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Flashcards in small bowel diseases Deck (24)
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When does diarrhea occur?

• When small bowel output exceeds colonic absorptive capacity


What tests do you use with watery diarrhea to get a differential diagnosis?

• Osmotitic vs. secratory
• Get the stool osmotic gap
• Stool osm gap = 290- 2(stool Na + stool K)
○ If gap> 50mOsm THIS IS OSMOTIC
§ Lactose intolerance
§ Sorbitol
§ Fructose
§ Magnesium containing laxatives
○ If gap < 50mOsm THIS IS SECRETORY
§ Bacterial toxins
§ Neuroendocrine tumors (gastrinoma, VIPoma, Carcinoid
§ Bile salt (like terminal ileal resection)
§ Stimulant laxatives
§ Motility disorders (diabetes, IBS)


What are the 4 different overall types of diarrhea?

• Watery
• Steatorrhea
• Inflammatory/exudative (often bloody)
• Functional (IBS)


What is steatorrhea?

• Fecal fat positive diarrhea
• Can be malabsorption OR maldigestion
• Malabsorption
○ Celiac
○ Whipple's disease
§ Whipple disease is a systemic disease most likely caused by a gram-positive bacterium, Tropheryma whippelii. [1, 2] Although the first descriptions of the disorder described a malabsorption syndrome with small intestine involvement, the diseasealso affects the joints, central nervous system, and cardiovascular system
○ Small bowel bacterial overgrowth
○ Short gut from surgery
• Maldigestion
• Pancreatic insufficiency
• Biliary obstruction


What might cause inflammatory or exudative diarrhea?

• Chrohn's disease
• Ischemia
• Invasive infections (colon)
○ C difficile
○ Amebiasis
○ Shigella


When do you classify a watery diarrhea as functional?

• When there is nothing else going on
• This is a diagnosis of exclusion
• Usually watery diarrhea here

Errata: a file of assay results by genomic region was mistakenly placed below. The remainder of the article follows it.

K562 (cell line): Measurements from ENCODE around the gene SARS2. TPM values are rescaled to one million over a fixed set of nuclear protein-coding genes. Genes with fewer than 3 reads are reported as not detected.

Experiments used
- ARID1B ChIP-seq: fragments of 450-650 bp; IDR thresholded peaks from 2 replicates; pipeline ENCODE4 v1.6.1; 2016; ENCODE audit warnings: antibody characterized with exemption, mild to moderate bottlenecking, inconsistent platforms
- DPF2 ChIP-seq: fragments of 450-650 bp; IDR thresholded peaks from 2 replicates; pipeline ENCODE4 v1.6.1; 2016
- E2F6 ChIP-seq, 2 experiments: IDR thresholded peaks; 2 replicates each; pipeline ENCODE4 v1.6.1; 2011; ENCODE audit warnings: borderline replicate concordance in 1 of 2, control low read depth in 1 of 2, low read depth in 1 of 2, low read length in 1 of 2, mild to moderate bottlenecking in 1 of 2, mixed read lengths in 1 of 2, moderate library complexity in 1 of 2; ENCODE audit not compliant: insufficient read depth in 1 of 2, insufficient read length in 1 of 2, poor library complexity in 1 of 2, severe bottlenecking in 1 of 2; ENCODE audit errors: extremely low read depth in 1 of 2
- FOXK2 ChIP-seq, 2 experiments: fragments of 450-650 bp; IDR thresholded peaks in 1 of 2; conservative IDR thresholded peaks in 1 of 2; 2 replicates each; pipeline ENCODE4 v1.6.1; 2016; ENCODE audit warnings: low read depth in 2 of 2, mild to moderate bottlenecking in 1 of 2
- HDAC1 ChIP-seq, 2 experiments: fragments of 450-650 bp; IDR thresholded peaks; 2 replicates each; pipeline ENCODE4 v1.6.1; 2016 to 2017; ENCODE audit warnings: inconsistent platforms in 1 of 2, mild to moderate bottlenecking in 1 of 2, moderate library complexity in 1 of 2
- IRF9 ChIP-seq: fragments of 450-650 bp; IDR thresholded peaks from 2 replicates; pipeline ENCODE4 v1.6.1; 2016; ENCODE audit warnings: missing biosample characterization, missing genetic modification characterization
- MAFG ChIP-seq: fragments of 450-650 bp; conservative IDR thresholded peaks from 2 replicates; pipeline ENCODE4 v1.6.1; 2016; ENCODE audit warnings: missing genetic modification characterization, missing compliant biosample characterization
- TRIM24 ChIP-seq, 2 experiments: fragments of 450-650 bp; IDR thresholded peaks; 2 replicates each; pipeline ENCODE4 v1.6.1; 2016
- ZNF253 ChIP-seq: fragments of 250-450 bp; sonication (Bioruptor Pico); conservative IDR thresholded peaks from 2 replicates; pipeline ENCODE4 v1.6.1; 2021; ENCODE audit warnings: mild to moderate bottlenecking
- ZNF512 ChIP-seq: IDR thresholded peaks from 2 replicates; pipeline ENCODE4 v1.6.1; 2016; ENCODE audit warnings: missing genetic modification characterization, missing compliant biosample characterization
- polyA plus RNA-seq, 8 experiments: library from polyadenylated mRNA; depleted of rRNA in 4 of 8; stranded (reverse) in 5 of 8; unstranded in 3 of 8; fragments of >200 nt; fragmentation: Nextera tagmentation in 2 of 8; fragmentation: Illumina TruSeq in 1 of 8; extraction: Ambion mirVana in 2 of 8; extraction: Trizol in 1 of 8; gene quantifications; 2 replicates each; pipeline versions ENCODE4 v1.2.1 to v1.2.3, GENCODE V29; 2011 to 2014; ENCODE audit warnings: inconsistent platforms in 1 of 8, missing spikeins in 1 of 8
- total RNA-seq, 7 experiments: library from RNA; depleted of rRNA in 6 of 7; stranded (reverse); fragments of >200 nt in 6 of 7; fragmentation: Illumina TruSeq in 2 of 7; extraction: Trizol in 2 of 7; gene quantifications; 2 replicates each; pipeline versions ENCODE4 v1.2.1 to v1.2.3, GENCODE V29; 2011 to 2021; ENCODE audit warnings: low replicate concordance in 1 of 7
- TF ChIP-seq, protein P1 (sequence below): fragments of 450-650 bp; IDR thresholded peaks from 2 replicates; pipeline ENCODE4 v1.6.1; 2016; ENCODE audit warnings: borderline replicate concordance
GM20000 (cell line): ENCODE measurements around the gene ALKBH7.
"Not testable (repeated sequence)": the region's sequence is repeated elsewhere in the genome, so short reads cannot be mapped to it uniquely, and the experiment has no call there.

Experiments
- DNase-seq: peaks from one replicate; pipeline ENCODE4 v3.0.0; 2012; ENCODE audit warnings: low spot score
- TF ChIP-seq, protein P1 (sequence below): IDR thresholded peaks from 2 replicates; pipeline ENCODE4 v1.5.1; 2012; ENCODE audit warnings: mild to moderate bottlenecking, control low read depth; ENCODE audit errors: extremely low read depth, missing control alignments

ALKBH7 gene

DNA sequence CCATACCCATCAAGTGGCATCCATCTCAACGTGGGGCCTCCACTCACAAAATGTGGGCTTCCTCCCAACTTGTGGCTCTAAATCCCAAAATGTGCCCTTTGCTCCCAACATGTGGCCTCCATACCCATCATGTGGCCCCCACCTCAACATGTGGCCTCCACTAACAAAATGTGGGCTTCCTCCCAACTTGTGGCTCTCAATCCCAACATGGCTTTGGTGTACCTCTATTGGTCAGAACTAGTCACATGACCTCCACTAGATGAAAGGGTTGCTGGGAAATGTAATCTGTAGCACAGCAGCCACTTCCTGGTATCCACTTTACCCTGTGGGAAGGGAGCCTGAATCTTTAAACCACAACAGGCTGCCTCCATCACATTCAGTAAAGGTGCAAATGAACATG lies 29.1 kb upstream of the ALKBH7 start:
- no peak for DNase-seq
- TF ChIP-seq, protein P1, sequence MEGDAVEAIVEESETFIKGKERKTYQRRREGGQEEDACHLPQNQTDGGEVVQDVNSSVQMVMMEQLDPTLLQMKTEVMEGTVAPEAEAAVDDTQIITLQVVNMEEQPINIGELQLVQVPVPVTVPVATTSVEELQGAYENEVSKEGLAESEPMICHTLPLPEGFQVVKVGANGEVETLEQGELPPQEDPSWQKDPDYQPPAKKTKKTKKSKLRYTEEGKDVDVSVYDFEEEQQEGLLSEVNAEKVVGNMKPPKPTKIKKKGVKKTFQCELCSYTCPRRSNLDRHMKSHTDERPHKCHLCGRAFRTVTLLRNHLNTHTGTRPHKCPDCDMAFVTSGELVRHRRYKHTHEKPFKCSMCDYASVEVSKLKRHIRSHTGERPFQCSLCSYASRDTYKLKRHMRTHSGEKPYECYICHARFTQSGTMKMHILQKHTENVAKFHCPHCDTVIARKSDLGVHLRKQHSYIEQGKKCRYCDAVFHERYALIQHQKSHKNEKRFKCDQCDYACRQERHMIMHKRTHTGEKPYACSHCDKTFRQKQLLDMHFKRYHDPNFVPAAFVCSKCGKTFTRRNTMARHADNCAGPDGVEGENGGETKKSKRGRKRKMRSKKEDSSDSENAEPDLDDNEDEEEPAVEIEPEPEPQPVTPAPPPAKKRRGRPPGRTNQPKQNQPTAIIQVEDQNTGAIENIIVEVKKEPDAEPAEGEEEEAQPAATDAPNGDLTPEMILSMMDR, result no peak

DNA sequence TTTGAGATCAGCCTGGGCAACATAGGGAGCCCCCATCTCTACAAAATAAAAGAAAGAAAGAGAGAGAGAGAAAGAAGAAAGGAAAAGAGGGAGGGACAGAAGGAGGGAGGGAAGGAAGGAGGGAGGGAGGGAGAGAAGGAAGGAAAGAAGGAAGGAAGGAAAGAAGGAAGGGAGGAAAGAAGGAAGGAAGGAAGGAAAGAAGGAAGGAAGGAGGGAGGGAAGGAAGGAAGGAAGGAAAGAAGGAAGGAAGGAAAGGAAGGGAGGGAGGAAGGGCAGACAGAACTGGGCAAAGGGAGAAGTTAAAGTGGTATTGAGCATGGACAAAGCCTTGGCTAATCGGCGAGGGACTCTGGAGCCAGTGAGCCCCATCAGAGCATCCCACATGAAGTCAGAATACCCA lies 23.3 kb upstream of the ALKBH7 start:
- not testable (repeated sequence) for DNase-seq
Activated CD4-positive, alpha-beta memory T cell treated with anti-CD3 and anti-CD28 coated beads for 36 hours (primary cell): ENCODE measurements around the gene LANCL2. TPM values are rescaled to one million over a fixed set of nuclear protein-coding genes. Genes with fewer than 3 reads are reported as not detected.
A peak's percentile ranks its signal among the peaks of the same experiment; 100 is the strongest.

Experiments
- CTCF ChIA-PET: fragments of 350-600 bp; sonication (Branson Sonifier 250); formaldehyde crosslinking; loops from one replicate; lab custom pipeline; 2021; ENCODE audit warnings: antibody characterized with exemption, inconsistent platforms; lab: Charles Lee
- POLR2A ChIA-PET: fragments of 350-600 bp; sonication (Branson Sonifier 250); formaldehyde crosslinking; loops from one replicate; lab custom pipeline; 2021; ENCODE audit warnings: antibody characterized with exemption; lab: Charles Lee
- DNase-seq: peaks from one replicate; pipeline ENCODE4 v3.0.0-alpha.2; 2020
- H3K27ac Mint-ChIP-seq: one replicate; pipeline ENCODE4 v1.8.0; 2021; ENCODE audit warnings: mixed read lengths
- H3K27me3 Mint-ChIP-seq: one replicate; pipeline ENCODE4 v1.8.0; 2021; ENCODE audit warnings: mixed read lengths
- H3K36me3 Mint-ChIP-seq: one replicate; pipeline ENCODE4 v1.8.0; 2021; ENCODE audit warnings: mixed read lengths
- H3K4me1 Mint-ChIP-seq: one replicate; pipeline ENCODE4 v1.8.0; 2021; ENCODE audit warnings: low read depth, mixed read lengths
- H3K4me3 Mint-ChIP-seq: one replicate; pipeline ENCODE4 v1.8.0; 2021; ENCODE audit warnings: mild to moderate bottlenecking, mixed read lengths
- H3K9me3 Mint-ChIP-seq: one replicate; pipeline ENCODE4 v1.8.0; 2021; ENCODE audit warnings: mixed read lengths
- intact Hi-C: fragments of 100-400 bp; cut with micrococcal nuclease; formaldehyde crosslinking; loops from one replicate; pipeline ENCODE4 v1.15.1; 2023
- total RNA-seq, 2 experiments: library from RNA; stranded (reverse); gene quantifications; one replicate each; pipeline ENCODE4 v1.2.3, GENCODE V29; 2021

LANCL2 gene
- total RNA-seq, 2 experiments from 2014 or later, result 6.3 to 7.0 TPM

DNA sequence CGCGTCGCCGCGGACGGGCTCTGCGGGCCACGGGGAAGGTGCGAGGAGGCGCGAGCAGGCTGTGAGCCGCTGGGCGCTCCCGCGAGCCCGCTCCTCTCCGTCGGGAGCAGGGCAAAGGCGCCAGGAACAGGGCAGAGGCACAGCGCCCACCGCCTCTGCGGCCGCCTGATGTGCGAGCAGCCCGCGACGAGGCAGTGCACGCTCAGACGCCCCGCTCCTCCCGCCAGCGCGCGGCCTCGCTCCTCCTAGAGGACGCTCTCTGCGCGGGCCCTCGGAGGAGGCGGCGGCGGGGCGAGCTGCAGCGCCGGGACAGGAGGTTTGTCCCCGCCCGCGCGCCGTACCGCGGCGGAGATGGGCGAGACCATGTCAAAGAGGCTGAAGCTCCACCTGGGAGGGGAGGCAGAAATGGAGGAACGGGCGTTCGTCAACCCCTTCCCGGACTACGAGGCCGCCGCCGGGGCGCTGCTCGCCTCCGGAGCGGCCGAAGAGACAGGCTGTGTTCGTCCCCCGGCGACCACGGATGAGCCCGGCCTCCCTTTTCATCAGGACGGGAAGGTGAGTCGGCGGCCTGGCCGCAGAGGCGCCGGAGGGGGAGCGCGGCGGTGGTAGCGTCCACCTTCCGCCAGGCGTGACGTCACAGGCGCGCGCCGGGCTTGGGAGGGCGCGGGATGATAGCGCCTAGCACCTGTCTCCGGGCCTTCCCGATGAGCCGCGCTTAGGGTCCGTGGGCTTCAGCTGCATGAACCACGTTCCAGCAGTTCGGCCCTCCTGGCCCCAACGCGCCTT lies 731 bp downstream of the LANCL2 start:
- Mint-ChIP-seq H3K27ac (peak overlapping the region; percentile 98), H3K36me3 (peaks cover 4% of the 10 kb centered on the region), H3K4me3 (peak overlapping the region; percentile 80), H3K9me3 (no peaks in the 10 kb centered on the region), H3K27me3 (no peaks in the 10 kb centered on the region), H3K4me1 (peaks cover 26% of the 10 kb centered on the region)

• Think IBS


Steatorrhea is a manifestation of what?

• Dysfunctional lipid absorption in some capacity
• Decreased pancreatic and biliary secretions
• Abnormal enterocyte processing
• Lymphatic obstruction
What does Pancreatic Insufficiency have to do with diarrhea?
• Lack of ability to absorb fats and proteins can cause an oily foul-smelling diarrhea called steatorrhea
• steatorrhea occurs because of the decreased activity of lipase and colipase, leading to lipid maldigestions


Describe Small intestinal Bacterial Overgrowth

• There is always normal flora in the proximal small intestine
○ Lactobacilli
○ Enterococci
○ Gram positive aerobes
○ Facultative anaerobes
• Overgrowth occurs in conditions of hypomotility
○ Scleroderma, diabetes
• Partial intestinal obstruction, bowel diverticula and decreased gastric acid secretion also contribute to bacterial overgrowth states.
• Too much bacteria in the lumen means food doesn't get onto the enterocyte surface
○ Also inactivate bile acids, catabolize disaccharidases in microvilli and reduce effectiveness of enterokinases
• Overgrowth inhibits bowel motility as well


How Liver Disease lead to steatorrhea?

• Fewer hepatocytes and decreased function of the stragglers
• Leads to decreased bile formation
• Bile is necessary for lipid absorption through the forming of micelles.
• No lipid absorption, fatty stools
How might Gastric Disorders cause steatorrhea?
• The bile salts that emulsify the fatty foods get mixed into the chyme in the stomach
• If there is stomach damage or a motility issue that mixing gets less and less efficient, leading eventually to malabsorption of fats


What are the clinical manifestations of small bowel bacterial overgrowth?

• Diarrhea, steatorrhea, abdominal pain, flatulence, bloating and weight loss
• Eventually certain vitamin deficiencies are seen
○ A, D, E and B12
• B12 is because anaerobic bacteria utilize and deplete B12 from the lumen before the enterocytes absorb it
• Serum folate levels are normal or HIGH due to bacterial production of folate
○ One example of an inappropriate normal
○ This is also helpful for ruling out tropical sprue in which B12 and folate deficiency are co-occuring


What are the five categories of disease that can adversely affect and even destroy the absorptive surface area of the small intestine?

• Intestinal inflammation and villus flattening
• Ulceration
• Ischemia
• Infiltration
• Other
○ Bypass
○ Extensive small intestine resection


How does celiac sprue ablate the absorptive surface of the small intestine?

• Also known as celiac disease or gluten-sensitive enteropathy
• Inflammatory disease of small intestine, occurring because of an immune response to peptides of gluten
○ Wheat, rye, barley and oats
• Characterized by loss of villi due to the presence of increased intraepithelial lymphocytes